The Hole in our Holiness

holeinholiness Kevin DeYoung’s book, The Hole in Our Holiness, came out last year. I read it a couple weeks ago, because I listened to a series of conference talks that DeYoung gave at First Presbyterian Church in Columbia, SC. The talks whetted my appetite for more of the same; I wasn’t disappointed by the book, which thoughtfully unpacks the topic of holiness, grounding the exposition in Scripture.

After discussing what holiness is and why we should pursue it, De Young tackles some of the apparent contradictions inherent in the topic: My heart is deceitful and desperately wicked (Jer. 17:9); how can I say that I am holy? If we believe that it’s grace alone through Christ alone and there’s nothing we can contribute to salvation, why is it biblical to pursue holiness? DeYoung uses church history’s legacy of teaching on holiness to give insight into Scripture’s teaching and balance our own modern failings. Quotes from the reformers, Puritans, etc., were carefully chosen and woven in, adding meat to a readable text.

I was a little surprised to see an entire chapter devoted to “Saints and Sexual Immorality”. DeYoung argues that in our culture, this is one area where professing believers have been pressed into the world’s mold without even realizing it: holiness is obviously lacking in this area, and De Young takes the opportunity to outline what holiness would look like in some aspects of our lives, especially in regards to our entertainment. The entire chapter is a much needed application in a culture that is entertaining itself to death, often through sex.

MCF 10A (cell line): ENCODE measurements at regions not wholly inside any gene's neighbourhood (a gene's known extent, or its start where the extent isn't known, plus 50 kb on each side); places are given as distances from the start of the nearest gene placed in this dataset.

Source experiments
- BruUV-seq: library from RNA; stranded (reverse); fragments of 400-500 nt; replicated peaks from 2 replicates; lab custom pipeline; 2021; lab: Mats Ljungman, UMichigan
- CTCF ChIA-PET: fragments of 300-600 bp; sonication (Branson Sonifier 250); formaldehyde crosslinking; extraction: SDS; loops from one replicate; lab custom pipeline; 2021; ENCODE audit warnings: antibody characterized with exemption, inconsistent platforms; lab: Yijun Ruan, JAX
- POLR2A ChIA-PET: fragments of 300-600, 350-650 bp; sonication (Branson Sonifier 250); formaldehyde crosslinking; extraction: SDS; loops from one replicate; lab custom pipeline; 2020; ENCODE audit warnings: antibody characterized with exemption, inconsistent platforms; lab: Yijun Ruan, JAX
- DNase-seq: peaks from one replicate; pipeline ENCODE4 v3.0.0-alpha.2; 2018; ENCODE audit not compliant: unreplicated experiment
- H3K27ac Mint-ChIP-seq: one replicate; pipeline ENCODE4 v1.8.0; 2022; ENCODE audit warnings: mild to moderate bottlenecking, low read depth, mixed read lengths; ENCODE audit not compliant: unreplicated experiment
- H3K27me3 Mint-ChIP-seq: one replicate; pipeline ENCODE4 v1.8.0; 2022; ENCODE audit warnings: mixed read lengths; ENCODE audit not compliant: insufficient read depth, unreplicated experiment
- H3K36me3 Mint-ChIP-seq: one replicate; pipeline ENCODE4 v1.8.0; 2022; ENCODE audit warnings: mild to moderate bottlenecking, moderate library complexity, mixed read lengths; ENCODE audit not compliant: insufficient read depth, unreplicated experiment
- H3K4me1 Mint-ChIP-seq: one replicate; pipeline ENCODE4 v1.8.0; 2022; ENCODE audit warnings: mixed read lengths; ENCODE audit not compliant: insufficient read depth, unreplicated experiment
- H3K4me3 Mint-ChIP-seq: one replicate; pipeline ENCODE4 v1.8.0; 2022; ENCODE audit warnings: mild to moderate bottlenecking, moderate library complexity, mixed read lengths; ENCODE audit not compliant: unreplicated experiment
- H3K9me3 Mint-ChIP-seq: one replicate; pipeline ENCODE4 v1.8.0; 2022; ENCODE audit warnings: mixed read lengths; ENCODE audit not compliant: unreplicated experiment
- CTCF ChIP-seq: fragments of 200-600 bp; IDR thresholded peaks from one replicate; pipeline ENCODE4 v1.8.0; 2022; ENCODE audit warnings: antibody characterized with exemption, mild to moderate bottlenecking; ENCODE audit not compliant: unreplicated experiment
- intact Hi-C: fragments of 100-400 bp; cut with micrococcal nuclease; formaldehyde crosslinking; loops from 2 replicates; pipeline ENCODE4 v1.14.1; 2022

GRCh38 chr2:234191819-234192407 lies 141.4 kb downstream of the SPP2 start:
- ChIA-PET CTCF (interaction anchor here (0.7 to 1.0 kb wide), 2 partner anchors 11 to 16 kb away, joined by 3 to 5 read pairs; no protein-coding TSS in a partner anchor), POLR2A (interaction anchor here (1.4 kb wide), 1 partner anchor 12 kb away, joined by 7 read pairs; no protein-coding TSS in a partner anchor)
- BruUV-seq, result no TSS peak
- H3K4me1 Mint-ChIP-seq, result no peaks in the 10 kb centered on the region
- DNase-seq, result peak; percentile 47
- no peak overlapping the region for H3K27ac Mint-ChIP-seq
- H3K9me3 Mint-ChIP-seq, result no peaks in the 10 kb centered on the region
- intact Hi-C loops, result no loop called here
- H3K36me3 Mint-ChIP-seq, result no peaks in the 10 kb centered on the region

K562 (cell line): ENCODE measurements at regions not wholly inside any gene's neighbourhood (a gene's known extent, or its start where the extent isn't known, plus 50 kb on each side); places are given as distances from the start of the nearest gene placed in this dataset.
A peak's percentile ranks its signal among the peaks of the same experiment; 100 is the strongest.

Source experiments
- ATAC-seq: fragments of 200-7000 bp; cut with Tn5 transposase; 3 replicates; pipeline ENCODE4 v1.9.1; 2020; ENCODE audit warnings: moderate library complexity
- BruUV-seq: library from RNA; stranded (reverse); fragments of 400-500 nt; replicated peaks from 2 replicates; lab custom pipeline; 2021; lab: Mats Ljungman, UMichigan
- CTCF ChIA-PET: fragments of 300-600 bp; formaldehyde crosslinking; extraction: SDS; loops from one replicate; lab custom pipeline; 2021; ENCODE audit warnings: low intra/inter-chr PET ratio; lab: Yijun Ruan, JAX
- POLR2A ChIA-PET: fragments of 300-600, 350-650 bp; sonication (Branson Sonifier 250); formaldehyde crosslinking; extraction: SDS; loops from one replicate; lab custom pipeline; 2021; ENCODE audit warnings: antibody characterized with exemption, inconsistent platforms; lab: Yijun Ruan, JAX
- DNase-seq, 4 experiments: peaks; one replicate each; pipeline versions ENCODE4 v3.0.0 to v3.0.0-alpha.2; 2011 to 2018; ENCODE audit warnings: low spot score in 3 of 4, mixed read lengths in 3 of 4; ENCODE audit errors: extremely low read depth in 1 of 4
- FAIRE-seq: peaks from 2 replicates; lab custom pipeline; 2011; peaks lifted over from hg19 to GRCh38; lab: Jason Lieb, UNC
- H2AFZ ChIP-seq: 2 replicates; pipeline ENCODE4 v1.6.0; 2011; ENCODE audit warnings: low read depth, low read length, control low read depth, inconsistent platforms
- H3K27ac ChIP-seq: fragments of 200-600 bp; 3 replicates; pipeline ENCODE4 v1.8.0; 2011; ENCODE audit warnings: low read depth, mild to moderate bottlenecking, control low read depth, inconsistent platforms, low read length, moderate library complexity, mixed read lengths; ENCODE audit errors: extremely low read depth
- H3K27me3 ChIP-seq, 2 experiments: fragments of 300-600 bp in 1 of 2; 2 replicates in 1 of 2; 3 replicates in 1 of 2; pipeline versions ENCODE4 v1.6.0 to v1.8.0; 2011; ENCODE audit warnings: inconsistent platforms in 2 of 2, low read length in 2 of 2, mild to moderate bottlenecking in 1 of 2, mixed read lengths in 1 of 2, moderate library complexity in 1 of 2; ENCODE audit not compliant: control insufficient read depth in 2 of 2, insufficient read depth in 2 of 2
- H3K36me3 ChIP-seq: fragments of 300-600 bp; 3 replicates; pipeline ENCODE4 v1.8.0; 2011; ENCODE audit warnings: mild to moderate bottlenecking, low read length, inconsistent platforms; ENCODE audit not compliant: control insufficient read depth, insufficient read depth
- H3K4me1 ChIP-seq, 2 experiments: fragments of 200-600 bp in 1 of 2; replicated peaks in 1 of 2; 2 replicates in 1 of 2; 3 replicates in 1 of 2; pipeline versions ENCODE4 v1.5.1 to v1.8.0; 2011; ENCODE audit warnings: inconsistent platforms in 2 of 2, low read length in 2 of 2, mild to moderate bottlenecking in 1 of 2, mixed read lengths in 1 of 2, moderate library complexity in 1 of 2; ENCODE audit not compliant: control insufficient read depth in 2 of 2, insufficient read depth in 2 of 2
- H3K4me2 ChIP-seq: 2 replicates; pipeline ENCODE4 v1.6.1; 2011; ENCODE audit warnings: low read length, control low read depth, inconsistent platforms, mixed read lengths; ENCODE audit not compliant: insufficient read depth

Holiness is a topic that we’re not naturally drawn to. DeYoung recognizes this: “The pursuit of holiness feels like one more thing to worry about in your already impossible life” (10). But The Hole in Our Holiness does what a good sermon does: humbles and convicts without crushing. I put it down feeling challenged but also informed, encouraged and hopeful. Holiness, which is so neglected by modern evangelicalism in teaching and practice, is what God wants for His people, and it is possible by the Spirit.

Having heard the conference talks before I read the book, though, I really wished that DeYoung had included one talk in chapter form in the book. The lecture on conscience was the first address I had ever heard on the topic (Jiminy Cricket doesn’t count). While the book only touches on the idea of conscience, DeYoung expounds it in his talk: what is conscience? Why do we have one? How do we use it to pursue holiness? Why does Scripture talk about different kinds of consciences? It made me think in a fresh way about conscience and I have been more aware of it and of using it since I listened to the talk.

If you haven’t read the book, it would be worth your time. If you don’t think you have the time, after listening to just the one talk on conscience, you might change your mind. Sweet Dutch last name, too.